September is the month of the year with the highest density of project-related events. Worldwide. Between fairs and design weeks – in Helsinki, Paris, Sydney, Singapore, Vienna; in Detroit even the whole month – there are 20 on the calendar. Added to these are three major events related to yachting, an increasingly strategic sector: Cannes (12-17), Genoa (21-26) and Monaco (21-26).
In this field, direct contact is essential: see, touch, try. But also talk to people, hear their ideas and tell your own. Understand the way the wind is blowing. Design thrives on these exchanges, and the virtual dimension is – in my opinion – still not very functional in this respect.
That said, the potential that digital offers to design is sensational. Already, virtual reality makes us visit buildings that do not yet exist, augmented reality makes us see how a piece of furniture might look in our home. But much more can be done.
This conviction – all personal – took shape while visiting Eurydice: a descent into infinity an exhibition-event by artist Celine Daemen organized by digital culture center Meet, in Milan (until Sept. 17). It is a journey (in VR) into an underground world that lies somewhere between the etchings of Giovan Battista Piranesi and the Matrix trilogy. Abstract, unreal but intensely immersive.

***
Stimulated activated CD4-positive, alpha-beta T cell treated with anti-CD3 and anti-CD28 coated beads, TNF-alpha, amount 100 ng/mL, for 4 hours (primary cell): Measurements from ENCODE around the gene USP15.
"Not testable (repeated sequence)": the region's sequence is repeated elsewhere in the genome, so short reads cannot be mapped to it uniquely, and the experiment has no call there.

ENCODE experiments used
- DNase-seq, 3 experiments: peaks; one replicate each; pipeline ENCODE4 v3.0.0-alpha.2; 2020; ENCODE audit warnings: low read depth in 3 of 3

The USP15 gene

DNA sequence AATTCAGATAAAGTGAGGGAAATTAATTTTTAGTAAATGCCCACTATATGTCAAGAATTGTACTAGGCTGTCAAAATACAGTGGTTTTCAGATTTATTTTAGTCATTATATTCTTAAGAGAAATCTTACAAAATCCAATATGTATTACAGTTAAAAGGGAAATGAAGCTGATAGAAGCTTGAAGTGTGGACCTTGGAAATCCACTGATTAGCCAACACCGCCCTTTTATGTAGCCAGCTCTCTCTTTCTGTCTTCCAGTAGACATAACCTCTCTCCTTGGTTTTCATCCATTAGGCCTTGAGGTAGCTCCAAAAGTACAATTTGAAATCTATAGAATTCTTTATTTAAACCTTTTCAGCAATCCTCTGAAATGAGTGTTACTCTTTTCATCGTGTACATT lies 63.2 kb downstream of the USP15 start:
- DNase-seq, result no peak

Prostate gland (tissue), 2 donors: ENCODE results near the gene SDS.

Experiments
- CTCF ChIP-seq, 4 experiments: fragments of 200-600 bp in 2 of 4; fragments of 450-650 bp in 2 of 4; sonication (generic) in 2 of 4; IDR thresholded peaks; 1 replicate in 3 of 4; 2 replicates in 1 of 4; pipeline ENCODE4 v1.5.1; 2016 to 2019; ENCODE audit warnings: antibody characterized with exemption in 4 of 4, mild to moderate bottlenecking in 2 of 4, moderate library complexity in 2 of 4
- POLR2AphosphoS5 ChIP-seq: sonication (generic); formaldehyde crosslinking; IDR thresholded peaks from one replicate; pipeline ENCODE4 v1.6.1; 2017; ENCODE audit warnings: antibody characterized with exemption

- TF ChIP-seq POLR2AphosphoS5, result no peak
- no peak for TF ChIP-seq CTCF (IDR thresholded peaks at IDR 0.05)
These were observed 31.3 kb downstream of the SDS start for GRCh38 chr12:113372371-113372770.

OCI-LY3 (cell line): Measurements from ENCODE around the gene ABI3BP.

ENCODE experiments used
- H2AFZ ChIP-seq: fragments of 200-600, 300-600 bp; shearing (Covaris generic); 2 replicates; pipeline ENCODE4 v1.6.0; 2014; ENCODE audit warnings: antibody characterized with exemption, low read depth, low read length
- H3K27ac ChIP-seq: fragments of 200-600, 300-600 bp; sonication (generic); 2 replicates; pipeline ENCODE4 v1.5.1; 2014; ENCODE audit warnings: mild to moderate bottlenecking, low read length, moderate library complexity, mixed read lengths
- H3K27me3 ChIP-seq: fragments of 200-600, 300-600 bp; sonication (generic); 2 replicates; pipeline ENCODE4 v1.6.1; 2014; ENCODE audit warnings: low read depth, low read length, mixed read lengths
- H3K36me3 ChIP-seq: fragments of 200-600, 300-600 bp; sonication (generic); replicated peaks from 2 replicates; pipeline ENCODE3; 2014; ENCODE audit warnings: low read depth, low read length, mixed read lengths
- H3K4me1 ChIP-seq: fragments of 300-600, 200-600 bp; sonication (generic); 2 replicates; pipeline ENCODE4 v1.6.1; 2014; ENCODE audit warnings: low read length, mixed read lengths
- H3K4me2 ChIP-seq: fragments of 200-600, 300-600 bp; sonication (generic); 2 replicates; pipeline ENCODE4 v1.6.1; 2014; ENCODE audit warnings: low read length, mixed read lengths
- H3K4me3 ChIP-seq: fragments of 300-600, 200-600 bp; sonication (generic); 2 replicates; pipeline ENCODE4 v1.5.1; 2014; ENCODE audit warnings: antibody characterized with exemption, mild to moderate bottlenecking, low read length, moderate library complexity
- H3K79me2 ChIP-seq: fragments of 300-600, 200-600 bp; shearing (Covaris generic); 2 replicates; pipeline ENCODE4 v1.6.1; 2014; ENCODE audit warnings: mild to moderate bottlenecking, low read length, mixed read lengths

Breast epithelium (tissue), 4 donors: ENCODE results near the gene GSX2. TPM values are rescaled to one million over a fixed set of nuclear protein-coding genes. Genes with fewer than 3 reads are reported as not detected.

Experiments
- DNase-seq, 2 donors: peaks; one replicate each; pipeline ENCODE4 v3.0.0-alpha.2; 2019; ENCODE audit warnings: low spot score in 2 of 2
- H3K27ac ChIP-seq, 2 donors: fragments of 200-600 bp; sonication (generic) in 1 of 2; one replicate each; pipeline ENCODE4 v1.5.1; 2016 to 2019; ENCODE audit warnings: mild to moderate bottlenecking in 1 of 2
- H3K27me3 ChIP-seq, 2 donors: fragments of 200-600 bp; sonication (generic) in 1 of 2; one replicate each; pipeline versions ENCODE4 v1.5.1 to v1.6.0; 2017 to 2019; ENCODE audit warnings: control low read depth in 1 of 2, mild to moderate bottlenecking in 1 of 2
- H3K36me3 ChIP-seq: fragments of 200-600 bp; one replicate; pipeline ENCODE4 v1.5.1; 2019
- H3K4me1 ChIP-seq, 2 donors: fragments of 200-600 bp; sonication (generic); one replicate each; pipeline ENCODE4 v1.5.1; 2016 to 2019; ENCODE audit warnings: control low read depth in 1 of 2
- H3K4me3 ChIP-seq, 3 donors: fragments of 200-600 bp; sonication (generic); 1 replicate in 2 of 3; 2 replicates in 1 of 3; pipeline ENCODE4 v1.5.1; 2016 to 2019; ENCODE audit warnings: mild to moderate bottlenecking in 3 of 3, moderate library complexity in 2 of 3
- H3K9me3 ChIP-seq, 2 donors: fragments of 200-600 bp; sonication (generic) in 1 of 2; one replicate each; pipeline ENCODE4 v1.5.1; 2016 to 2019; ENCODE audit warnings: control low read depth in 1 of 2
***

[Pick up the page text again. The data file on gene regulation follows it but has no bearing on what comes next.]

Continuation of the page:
I imagine such a medium in the hands of a designer or architect: a powerful tool for telling his or her idea, breaking down the boundaries between architecture, design, art, and gaming. Traveling the interlocutor into a dimension of pure creativity. And then finding a way to transfer this experience into the real world.
This dimension of multilevel dialogue, as in a neural network, makes me think of a science fiction novel, The Voyage of the Space Beagle, from 1950, where writer Alfred Elton van Vogt imagines the science of the future: nexialism. The idea was that as each individual discipline had reached very high levels of specialization, there was a need for a new science capable of establishing connections between one discipline and another. Empowering them precisely through this dialogue.
In some respects this seems like an anticipation of what the Web and data science offer us today. Establishing new contacts between worlds only seemingly distant, shaping new thoughts. The prospects are endless. And exploring them, I think, will be extraordinarily interesting.